How do you prepare for a case?

Do you go through an entire file multiple times? Break down the discovery? Continuously read over and over the documentary evidence?

If you follow all these steps, then you are on the correct path, but at times it seems a bit much for you; however, there is a way to limit time and effort for, and that is by following a mantra I learned in law school: “a perfect practice makes perfect results”. Fortunately for me, I had developed this understanding, and namely a partner who went to the same high school and law school as me, which he ended up dubbing the five P’s:

  • 1. Prepare for the trial by analyzing the discovery and documentary evidence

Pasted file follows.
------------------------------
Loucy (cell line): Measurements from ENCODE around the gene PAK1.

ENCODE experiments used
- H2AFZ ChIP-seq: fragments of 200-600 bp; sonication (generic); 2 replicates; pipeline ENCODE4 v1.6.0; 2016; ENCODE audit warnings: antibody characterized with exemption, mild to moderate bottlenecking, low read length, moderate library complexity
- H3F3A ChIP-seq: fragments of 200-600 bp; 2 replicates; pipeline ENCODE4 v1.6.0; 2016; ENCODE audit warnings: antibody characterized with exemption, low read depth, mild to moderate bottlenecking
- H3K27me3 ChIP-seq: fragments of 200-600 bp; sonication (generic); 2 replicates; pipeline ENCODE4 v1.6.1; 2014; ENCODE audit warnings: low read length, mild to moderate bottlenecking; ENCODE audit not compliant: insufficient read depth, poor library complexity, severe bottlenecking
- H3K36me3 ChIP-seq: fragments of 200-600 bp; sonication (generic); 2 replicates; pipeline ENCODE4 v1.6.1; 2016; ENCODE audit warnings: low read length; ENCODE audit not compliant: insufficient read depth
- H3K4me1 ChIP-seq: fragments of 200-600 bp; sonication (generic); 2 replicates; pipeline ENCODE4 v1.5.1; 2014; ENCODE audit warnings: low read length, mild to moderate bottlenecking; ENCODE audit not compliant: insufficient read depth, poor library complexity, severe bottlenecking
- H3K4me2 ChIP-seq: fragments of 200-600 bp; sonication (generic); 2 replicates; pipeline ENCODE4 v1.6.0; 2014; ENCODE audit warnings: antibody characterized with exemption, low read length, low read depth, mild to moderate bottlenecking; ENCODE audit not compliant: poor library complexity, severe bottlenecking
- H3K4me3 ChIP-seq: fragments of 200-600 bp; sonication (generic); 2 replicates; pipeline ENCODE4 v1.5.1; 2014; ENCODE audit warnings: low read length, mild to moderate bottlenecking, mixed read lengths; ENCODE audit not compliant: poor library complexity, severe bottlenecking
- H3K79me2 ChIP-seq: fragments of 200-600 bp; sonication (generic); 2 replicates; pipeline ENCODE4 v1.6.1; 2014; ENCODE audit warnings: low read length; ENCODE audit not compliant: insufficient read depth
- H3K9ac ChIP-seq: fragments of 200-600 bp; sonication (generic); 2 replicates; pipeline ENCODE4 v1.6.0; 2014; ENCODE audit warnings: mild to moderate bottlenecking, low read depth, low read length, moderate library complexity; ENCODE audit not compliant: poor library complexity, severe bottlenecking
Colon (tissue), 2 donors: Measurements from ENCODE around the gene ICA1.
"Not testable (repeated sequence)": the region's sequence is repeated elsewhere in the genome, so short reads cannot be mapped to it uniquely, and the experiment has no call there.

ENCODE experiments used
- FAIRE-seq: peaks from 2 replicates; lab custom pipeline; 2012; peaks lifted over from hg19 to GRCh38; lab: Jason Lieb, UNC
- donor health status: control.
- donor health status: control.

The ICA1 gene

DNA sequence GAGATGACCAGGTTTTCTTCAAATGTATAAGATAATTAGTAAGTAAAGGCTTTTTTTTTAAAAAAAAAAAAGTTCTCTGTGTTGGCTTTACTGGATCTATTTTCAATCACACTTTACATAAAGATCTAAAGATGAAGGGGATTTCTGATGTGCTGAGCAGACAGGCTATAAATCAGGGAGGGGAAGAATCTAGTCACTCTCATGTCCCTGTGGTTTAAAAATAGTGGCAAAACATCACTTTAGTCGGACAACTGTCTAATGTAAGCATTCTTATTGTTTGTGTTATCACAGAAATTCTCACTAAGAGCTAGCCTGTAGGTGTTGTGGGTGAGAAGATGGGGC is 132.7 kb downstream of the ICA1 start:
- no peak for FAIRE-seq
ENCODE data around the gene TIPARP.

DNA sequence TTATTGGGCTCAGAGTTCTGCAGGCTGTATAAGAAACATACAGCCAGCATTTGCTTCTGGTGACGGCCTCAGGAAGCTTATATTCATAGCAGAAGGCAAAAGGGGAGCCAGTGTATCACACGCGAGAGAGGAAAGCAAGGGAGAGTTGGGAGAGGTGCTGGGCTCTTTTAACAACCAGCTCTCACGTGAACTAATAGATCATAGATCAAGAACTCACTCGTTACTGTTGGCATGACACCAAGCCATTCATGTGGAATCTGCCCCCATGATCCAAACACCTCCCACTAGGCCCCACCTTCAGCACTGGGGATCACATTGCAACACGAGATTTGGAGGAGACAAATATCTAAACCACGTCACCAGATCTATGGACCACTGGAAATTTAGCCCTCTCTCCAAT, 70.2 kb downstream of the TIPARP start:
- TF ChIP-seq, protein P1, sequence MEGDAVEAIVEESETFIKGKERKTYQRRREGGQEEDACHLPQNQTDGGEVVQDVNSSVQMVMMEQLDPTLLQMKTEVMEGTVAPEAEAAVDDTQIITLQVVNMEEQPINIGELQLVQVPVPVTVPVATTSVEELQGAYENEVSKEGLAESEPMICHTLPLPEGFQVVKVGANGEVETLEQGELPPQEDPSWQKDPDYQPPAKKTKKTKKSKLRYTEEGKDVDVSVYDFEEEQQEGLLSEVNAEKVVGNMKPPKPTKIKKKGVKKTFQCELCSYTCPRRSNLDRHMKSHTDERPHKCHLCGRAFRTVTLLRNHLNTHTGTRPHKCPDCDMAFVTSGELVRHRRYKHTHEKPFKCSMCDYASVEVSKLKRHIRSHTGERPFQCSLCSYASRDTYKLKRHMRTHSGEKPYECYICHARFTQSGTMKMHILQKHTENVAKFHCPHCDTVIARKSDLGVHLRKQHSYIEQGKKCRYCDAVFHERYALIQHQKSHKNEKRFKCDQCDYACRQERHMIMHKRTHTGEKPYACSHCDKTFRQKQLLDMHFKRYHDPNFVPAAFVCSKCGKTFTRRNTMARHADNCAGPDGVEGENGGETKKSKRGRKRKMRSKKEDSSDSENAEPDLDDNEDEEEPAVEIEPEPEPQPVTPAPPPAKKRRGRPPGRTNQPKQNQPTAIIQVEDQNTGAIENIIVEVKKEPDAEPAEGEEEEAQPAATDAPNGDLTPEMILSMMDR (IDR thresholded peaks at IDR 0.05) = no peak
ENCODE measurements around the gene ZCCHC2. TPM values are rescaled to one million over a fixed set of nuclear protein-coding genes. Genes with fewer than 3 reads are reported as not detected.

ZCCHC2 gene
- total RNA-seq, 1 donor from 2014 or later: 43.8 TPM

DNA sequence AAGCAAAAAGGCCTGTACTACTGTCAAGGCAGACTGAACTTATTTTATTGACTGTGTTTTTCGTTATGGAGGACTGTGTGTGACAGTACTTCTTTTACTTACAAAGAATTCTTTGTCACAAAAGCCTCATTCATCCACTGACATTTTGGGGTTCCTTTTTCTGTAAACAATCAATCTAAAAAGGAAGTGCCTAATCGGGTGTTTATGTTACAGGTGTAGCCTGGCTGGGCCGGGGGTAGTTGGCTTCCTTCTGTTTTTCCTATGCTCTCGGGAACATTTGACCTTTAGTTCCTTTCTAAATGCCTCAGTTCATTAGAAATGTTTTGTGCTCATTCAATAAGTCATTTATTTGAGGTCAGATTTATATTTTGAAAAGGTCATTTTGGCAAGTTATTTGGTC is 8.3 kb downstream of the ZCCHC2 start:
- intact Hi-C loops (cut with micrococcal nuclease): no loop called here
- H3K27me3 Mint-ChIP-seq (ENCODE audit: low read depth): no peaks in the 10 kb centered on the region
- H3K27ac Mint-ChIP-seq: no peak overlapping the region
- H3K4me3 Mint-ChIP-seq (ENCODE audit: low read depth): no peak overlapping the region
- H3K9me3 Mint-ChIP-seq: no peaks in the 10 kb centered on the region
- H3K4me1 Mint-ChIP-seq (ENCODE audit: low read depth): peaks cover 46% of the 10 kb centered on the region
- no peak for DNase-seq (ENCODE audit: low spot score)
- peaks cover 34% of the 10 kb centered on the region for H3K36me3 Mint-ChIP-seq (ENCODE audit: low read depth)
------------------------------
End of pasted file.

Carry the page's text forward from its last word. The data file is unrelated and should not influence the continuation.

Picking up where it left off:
• 2. Prepare for the trial again
  • 3. Prepare a third time
  • 4. Prepare a fourth
  • 5. And final preparation

That’s it! No needless rereads succeeding the five, unless you want an extra boost in confidence, but you will know everything you can about the case. In this regard, five is the magic number. Knowing your case, more than anyone in the court room, is the first step to success; and you’ll never be truly surprised in a trial, unless it’s one dense plot twist. Not only does knowledge give you an advantage over your adversary(s) but it will exceptionally help with your argument. Surpass the student and become the master of your own case. There is no such thing as a over prepared trial, but there is plenty under prepared. Don’t be that legal professional, disoriented in the courtroom, unprepared.

Follow the 5 P’s and success is yours.